Curio, Cœlius Secundus

, of Piemont, was born at San Chirico, in 1503, of a noble family, and cultivated philosophy, and made several journies in Germany and Italy. Having abjured the religion of Rome to embrace the doctrines of Luther, he was thrown into prison, and confined for several months, but without this making any impression on his sentiments; and he was no sooner released than he played a very bold trick. Having access to the relics of the monastery of St. Benigno, he executed the plan of carrying away the holy shrine, and leaving in its place what to him was more holy and estimable, the Bible, inscribed with these words, “Haec est area foederis, ex qua vera sciscitari oracula liceat, et in qua veroe sunt sanctorum reliquiae.” As, however, he was aware the fury of the populace would not permit him to escape with his life, if he were suspected, he thought it prudent to retire, and we find him afterwards at Milan, where he married in 1530, and began to preach. Having-fixed his abode near Casal, he one day heard a Dominican declaiming loudly against Luther, and charging him with criminal acts and heretical notions, of which he was not guilty; he asked permission to give an answer to the outrageous preacher. This being granted: “My father,” said he to the monk, “you have attributed to Luther a number of terrible declarations; but where does he say them? Can you point me out the book where he has delivered such a doctrine?” — The monk replied that he could not immediately shew him the passage; but that, if he would go with him to Turin, he would point it out to him. “And I,” said Curio, “will shew you this moment that what you advance cannot be true.” Then pulling out | of his pocket Luther’s Commentary on the epistle to the Galatians, he refuted the Dominican with so much strength of argument, that the crowd fell upon him, and it was with great difficulty that he escaped out of their hands. The inquisition and the bishop of Turin being informed of this quarrel, Curio was arrested; but the bishop, perceiving that he was supported by a considerable party, went to Rome, to receive advice from the pope in what manner he should proceed. In the mean time, Curio was carried in irons to a private prison, and kept under a constant guard; but, notwithstanding these precautions, found means to escape during the night. He fled to Salo, in the duchy of Milan, and from thence to Pavia; whence, three years afterwards, he was obliged to take refuge at Venice, because the pope had threatened to excommunicate the senate of Pavia, if they did not put him under an arrest. From Venice Curio went successively to Ferrara, to Lucca, to Lausanne, in Switzerland, where he was made principal of the college, and lastly to Bale, in 1547. Here he became professor of eloquence and the belles-lettres, which situation he held until his death, which happened in 1569, at the age of sixty-seven. There is a singular work by him, entitled “De amplitudine bead regni Dei,” Bale, 1550, 8vo, in which he extends that kingdom to the comprehension of a far greater number of elect than the generality of divines allow. He also wrote: 1. “Opuscula,” Bale, 1544, 8vo, scarce, and containing a dissertation on Providence, another on the Immortality of the Soul, &c. 2. “Letters,” Bale, 1553, 8vo. 3. “Calvinus Judaisans,1595, 8vo. 4. To him are attributed: u Pasquillorum tomi duo,“1544, 2 parts in 1 vol. 8vo. What has led the critics to think him the editor of this collection, is, that he is indeed the author of the two editions of” Pasquillus extaticus,“8vo, the one without date, the other of Geneva, 1544. The second was reprinted with” Pasquillus theologaster,“Geneva, 1667, 12mo. These are satires, which petulance on one side, and the desire of suppressing them on the other, have occasioned to be sought after. The book-collectors add to these, two volumes, the works of a certain German, named” Pasquillus merus.“This makes a third volume, which has scarcely any relation to the former, nor is either of much value. 5. A Latin translation of Guicciardini’s history, 1566, 2 vols. fol. 6.” De Bello Melitense, anno | 1565,“8vo, inserted in Muratori. 7.” Vita et doctrina Davidis Georgii haeresiarchse,“Bale, 1599, 4to. 8.Forum Romanum,“a Latin dictionary, Bale, 1576, 3 vols. fol. 9.” Historia Francisci Spirae,“8vo, &c. Of a very scarce work of his,” Paraphrasis in principium Evangelii S. Johannis,“but which, if we mistake not, was originally published among his” Opuscula,“an extract may be seen in the” New Memoirs of Literature," vol. XIII. 1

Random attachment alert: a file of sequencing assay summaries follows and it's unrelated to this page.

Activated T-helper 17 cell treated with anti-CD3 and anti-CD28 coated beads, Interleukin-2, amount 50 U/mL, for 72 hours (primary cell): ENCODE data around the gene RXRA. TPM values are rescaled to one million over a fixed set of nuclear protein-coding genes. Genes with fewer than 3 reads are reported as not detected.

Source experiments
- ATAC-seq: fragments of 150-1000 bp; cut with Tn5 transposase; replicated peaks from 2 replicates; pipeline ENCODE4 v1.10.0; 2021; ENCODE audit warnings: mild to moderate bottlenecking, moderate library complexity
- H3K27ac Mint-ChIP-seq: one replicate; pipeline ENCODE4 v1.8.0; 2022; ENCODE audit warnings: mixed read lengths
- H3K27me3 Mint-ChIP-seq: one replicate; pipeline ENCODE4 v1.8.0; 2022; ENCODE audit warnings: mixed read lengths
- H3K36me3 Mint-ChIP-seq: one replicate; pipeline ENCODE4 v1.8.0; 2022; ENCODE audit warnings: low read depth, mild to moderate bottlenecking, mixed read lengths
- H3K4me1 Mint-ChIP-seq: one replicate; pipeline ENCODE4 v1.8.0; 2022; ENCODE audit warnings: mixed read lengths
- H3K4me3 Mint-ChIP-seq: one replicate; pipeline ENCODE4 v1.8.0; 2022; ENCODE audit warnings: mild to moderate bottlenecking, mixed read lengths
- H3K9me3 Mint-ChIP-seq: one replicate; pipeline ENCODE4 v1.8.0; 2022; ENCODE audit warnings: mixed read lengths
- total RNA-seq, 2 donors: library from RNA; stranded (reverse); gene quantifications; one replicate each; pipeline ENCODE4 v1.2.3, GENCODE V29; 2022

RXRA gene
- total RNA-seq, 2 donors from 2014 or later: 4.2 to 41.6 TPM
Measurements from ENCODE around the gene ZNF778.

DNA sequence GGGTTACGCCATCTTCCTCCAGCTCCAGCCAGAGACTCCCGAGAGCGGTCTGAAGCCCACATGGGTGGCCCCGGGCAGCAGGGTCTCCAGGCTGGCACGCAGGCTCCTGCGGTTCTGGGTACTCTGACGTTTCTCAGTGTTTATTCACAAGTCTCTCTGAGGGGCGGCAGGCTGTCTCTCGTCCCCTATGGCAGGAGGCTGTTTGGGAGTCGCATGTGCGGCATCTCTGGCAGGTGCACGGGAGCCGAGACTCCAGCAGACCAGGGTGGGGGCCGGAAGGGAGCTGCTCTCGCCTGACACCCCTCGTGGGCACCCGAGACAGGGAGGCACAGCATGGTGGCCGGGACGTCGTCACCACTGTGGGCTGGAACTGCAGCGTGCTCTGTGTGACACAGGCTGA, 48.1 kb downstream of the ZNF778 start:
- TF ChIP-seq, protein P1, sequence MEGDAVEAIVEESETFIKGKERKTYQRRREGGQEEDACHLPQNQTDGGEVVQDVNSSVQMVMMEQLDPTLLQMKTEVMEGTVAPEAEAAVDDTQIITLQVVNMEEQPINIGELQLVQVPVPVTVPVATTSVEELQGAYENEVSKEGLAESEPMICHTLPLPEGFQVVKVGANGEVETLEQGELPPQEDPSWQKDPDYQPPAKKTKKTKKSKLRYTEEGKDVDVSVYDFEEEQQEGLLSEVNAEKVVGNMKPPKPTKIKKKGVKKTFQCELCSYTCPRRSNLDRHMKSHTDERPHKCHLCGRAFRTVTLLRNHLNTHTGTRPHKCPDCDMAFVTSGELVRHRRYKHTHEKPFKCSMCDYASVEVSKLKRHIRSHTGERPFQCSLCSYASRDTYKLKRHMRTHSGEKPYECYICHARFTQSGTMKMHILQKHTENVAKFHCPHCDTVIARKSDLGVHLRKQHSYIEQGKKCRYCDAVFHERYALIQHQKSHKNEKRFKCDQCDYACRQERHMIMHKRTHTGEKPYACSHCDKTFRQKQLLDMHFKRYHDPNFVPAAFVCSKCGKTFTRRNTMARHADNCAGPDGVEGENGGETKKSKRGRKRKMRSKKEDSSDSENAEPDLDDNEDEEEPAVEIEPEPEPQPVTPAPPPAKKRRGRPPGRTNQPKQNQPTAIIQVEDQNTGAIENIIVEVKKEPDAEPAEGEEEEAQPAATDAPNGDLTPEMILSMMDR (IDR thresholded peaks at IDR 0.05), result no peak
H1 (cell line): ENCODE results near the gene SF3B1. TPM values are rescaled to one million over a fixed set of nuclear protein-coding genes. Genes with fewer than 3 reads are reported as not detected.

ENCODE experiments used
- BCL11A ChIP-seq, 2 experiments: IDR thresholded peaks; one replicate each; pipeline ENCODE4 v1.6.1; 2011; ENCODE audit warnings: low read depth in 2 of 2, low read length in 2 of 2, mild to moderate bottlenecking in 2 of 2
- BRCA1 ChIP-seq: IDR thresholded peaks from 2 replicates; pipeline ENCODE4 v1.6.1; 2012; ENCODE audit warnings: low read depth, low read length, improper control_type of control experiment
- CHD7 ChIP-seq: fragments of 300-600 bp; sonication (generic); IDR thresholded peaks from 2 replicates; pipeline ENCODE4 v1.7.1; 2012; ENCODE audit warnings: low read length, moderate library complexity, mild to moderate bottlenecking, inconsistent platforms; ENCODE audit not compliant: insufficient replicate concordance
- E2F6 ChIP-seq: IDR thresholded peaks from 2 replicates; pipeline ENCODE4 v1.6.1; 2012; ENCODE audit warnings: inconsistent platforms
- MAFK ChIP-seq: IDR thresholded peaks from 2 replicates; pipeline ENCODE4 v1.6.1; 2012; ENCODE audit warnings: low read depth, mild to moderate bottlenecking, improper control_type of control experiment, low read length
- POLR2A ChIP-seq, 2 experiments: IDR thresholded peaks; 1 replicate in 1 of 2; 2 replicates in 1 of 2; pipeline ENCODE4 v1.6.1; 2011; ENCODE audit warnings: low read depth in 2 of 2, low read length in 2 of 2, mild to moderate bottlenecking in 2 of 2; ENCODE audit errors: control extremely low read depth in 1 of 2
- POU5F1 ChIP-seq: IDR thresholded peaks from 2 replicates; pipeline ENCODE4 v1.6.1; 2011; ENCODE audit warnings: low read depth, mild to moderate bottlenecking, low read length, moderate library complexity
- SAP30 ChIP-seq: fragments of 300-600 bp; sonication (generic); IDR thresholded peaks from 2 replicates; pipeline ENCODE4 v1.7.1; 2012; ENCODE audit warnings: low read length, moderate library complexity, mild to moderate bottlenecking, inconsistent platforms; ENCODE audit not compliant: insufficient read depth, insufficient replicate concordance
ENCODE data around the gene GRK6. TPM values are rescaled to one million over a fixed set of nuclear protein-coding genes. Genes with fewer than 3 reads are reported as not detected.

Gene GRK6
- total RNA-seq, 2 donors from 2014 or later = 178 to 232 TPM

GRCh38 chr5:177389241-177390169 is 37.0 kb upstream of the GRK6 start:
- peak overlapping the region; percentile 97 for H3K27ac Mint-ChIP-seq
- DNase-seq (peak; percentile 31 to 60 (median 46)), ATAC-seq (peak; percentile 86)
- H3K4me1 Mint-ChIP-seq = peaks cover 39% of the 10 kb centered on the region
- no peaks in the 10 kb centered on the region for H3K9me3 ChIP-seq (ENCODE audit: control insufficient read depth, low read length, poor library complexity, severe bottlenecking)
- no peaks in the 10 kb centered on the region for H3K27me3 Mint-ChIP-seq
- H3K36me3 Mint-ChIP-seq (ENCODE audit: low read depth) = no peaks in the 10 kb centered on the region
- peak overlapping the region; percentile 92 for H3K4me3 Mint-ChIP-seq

Niceron. Frelieri Theatrum. —Moreri. —Saxii Onomast. But for his publications, —. Curieuse.